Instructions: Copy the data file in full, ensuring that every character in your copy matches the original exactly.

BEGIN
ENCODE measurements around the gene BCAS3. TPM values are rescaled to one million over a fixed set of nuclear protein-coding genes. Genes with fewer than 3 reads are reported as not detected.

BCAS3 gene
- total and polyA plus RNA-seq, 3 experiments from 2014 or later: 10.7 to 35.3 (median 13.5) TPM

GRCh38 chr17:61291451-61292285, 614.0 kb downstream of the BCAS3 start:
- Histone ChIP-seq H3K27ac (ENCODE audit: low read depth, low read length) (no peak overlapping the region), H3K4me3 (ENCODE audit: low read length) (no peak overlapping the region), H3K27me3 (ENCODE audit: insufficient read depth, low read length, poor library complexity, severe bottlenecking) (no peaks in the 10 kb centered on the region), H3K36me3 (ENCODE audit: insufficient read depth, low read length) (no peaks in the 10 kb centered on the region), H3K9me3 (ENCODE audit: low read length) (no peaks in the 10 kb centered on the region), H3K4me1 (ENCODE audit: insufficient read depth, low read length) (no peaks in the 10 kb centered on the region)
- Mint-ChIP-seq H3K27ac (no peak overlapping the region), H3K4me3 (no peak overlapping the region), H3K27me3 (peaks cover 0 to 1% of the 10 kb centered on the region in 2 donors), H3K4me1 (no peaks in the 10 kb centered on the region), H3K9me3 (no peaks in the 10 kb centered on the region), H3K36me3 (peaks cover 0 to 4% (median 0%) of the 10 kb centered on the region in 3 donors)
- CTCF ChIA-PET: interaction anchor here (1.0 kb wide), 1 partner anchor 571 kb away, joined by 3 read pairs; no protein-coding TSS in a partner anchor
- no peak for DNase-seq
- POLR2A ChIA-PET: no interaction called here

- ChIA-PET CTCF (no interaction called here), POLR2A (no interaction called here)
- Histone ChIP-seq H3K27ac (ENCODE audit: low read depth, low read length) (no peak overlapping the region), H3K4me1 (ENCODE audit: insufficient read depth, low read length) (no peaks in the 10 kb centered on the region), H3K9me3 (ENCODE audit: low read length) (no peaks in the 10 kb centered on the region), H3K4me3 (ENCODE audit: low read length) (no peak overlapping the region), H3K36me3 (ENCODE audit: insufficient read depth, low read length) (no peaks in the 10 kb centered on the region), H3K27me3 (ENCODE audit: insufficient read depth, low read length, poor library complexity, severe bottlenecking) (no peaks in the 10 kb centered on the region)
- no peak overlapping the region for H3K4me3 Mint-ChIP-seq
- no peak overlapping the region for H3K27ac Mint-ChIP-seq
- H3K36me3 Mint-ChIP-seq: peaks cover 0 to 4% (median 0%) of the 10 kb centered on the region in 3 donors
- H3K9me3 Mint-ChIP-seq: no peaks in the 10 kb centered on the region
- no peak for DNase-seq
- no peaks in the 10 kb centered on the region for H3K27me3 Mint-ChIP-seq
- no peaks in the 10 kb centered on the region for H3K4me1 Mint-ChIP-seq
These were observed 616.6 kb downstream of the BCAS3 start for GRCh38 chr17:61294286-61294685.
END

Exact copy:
ENCODE measurements around the gene BCAS3. TPM values are rescaled to one million over a fixed set of nuclear protein-coding genes. Genes with fewer than 3 reads are reported as not detected.

BCAS3 gene
- total and polyA plus RNA-seq, 3 experiments from 2014 or later: 10.7 to 35.3 (median 13.5) TPM

GRCh38 chr17:61291451-61292285, 614.0 kb downstream of the BCAS3 start:
- Histone ChIP-seq H3K27ac (ENCODE audit: low read depth, low read length) (no peak overlapping the region), H3K4me3 (ENCODE audit: low read length) (no peak overlapping the region), H3K27me3 (ENCODE audit: insufficient read depth, low read length, poor library complexity, severe bottlenecking) (no peaks in the 10 kb centered on the region), H3K36me3 (ENCODE audit: insufficient read depth, low read length) (no peaks in the 10 kb centered on the region), H3K9me3 (ENCODE audit: low read length) (no peaks in the 10 kb centered on the region), H3K4me1 (ENCODE audit: insufficient read depth, low read length) (no peaks in the 10 kb centered on the region)
- Mint-ChIP-seq H3K27ac (no peak overlapping the region), H3K4me3 (no peak overlapping the region), H3K27me3 (peaks cover 0 to 1% of the 10 kb centered on the region in 2 donors), H3K4me1 (no peaks in the 10 kb centered on the region), H3K9me3 (no peaks in the 10 kb centered on the region), H3K36me3 (peaks cover 0 to 4% (median 0%) of the 10 kb centered on the region in 3 donors)
- CTCF ChIA-PET: interaction anchor here (1.0 kb wide), 1 partner anchor 571 kb away, joined by 3 read pairs; no protein-coding TSS in a partner anchor
- no peak for DNase-seq
- POLR2A ChIA-PET: no interaction called here

- ChIA-PET CTCF (no interaction called here), POLR2A (no interaction called here)
- Histone ChIP-seq H3K27ac (ENCODE audit: low read depth, low read length) (no peak overlapping the region), H3K4me1 (ENCODE audit: insufficient read depth, low read length) (no peaks in the 10 kb centered on the region), H3K9me3 (ENCODE audit: low read length) (no peaks in the 10 kb centered on the region), H3K4me3 (ENCODE audit: low read length) (no peak overlapping the region), H3K36me3 (ENCODE audit: insufficient read depth, low read length) (no peaks in the 10 kb centered on the region), H3K27me3 (ENCODE audit: insufficient read depth, low read length, poor library complexity, severe bottlenecking) (no peaks in the 10 kb centered on the region)
- no peak overlapping the region for H3K4me3 Mint-ChIP-seq
- no peak overlapping the region for H3K27ac Mint-ChIP-seq
- H3K36me3 Mint-ChIP-seq: peaks cover 0 to 4% (median 0%) of the 10 kb centered on the region in 3 donors
- H3K9me3 Mint-ChIP-seq: no peaks in the 10 kb centered on the region
- no peak for DNase-seq
- no peaks in the 10 kb centered on the region for H3K27me3 Mint-ChIP-seq
- no peaks in the 10 kb centered on the region for H3K4me1 Mint-ChIP-seq
These were observed 616.6 kb downstream of the BCAS3 start for GRCh38 chr17:61294286-61294685.